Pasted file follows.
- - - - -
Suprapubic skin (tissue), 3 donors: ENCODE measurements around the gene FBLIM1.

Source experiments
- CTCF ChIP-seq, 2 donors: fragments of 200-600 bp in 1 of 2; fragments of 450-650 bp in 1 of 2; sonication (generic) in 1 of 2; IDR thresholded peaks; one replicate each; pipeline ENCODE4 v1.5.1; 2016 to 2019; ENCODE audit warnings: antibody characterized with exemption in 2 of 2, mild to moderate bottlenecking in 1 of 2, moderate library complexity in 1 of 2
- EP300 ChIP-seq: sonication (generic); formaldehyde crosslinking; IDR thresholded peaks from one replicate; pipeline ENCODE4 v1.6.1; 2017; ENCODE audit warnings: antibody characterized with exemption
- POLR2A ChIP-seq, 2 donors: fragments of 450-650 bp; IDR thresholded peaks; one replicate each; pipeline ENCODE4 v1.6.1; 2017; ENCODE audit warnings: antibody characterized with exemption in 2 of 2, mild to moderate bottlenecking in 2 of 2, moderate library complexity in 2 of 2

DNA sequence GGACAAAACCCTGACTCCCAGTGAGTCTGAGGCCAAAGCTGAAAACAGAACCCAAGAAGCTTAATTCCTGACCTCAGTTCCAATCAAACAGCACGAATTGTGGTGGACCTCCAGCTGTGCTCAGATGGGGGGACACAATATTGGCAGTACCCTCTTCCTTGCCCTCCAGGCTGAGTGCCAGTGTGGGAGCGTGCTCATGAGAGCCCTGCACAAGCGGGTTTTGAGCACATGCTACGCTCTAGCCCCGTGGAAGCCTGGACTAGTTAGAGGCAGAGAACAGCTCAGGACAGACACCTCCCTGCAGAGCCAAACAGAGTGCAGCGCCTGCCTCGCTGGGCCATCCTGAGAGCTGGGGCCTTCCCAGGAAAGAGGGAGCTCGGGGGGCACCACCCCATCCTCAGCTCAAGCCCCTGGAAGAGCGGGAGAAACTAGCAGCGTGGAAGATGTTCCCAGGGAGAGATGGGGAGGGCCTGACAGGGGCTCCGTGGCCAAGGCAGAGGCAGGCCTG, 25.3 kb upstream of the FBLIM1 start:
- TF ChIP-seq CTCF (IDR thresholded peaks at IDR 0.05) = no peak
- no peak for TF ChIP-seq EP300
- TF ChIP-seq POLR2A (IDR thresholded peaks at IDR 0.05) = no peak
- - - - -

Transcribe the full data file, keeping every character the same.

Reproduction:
Suprapubic skin (tissue), 3 donors: ENCODE measurements around the gene FBLIM1.

Source experiments
- CTCF ChIP-seq, 2 donors: fragments of 200-600 bp in 1 of 2; fragments of 450-650 bp in 1 of 2; sonication (generic) in 1 of 2; IDR thresholded peaks; one replicate each; pipeline ENCODE4 v1.5.1; 2016 to 2019; ENCODE audit warnings: antibody characterized with exemption in 2 of 2, mild to moderate bottlenecking in 1 of 2, moderate library complexity in 1 of 2
- EP300 ChIP-seq: sonication (generic); formaldehyde crosslinking; IDR thresholded peaks from one replicate; pipeline ENCODE4 v1.6.1; 2017; ENCODE audit warnings: antibody characterized with exemption
- POLR2A ChIP-seq, 2 donors: fragments of 450-650 bp; IDR thresholded peaks; one replicate each; pipeline ENCODE4 v1.6.1; 2017; ENCODE audit warnings: antibody characterized with exemption in 2 of 2, mild to moderate bottlenecking in 2 of 2, moderate library complexity in 2 of 2

DNA sequence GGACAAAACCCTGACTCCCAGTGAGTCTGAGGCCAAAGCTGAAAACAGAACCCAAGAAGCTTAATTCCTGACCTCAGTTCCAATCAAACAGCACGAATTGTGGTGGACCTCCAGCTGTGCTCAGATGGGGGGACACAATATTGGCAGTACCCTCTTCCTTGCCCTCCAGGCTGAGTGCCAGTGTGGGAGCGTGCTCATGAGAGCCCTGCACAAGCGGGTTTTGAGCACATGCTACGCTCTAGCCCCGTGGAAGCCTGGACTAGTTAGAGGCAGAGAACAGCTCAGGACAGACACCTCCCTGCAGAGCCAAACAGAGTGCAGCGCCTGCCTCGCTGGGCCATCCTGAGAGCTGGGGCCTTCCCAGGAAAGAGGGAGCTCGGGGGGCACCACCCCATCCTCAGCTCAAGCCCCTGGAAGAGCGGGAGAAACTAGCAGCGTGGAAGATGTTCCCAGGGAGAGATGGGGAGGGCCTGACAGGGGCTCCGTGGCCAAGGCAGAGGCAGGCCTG, 25.3 kb upstream of the FBLIM1 start:
- TF ChIP-seq CTCF (IDR thresholded peaks at IDR 0.05) = no peak
- no peak for TF ChIP-seq EP300
- TF ChIP-seq POLR2A (IDR thresholded peaks at IDR 0.05) = no peak